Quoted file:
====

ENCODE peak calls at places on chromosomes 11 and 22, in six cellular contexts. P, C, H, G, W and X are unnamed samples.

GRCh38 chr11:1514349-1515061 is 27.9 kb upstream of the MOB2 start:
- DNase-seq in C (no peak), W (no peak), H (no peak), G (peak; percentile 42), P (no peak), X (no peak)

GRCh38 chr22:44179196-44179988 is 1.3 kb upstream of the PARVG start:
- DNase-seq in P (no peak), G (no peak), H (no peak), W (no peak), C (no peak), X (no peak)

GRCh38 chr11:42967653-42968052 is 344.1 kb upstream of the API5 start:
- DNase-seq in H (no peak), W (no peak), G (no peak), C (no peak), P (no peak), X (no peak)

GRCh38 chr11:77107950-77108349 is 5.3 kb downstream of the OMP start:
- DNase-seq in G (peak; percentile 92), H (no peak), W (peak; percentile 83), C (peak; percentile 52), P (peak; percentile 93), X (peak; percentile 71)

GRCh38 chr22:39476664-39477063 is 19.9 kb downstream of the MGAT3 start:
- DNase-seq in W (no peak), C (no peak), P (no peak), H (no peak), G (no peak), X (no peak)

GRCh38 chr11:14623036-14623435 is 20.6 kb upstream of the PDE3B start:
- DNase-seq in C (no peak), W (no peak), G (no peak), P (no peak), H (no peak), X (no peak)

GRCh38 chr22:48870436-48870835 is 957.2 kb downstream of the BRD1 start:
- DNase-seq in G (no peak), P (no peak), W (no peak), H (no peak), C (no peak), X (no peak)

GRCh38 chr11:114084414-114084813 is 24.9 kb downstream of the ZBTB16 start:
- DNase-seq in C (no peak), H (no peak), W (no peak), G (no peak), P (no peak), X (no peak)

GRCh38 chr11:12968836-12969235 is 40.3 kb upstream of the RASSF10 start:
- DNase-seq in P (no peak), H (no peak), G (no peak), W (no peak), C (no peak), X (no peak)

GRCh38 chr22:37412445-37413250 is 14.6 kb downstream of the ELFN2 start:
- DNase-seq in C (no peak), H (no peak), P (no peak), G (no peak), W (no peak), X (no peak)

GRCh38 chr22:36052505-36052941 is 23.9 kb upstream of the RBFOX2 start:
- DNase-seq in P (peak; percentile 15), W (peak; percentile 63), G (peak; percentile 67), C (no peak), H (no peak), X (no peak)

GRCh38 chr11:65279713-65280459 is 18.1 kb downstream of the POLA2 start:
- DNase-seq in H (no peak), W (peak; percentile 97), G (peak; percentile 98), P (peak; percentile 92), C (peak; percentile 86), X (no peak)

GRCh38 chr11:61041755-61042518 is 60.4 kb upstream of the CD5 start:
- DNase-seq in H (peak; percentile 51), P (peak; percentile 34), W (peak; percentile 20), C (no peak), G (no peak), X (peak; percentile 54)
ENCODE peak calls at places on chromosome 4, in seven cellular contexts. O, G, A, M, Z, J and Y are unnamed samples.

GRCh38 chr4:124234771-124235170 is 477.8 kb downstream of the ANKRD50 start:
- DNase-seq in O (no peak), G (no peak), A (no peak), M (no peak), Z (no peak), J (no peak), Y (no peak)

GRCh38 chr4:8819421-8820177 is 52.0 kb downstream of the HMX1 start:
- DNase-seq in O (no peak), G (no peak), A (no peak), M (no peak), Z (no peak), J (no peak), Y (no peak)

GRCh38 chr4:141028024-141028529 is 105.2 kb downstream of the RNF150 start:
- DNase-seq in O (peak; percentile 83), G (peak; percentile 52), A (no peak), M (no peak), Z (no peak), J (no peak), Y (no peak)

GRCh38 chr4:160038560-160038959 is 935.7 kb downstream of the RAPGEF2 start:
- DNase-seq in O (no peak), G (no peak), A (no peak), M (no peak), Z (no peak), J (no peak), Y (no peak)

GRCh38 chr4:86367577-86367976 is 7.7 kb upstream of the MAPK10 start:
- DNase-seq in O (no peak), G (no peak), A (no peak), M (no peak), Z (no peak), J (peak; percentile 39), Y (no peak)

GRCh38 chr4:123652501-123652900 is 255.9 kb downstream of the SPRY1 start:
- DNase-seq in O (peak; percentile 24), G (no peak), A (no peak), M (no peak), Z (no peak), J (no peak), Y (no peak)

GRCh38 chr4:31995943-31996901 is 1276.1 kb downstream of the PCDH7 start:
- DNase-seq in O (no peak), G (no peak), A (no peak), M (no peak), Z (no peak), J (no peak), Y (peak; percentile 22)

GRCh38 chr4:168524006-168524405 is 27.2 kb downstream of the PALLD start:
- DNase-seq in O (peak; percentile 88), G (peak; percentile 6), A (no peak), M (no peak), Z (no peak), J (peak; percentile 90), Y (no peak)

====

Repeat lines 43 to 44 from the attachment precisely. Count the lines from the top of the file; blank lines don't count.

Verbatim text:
GRCh38 chr4:168524006-168524405 is 27.2 kb downstream of the PALLD start:
- DNase-seq in O (peak; percentile 88), G (peak; percentile 6), A (no peak), M (no peak), Z (no peak), J (peak; percentile 90), Y (no peak)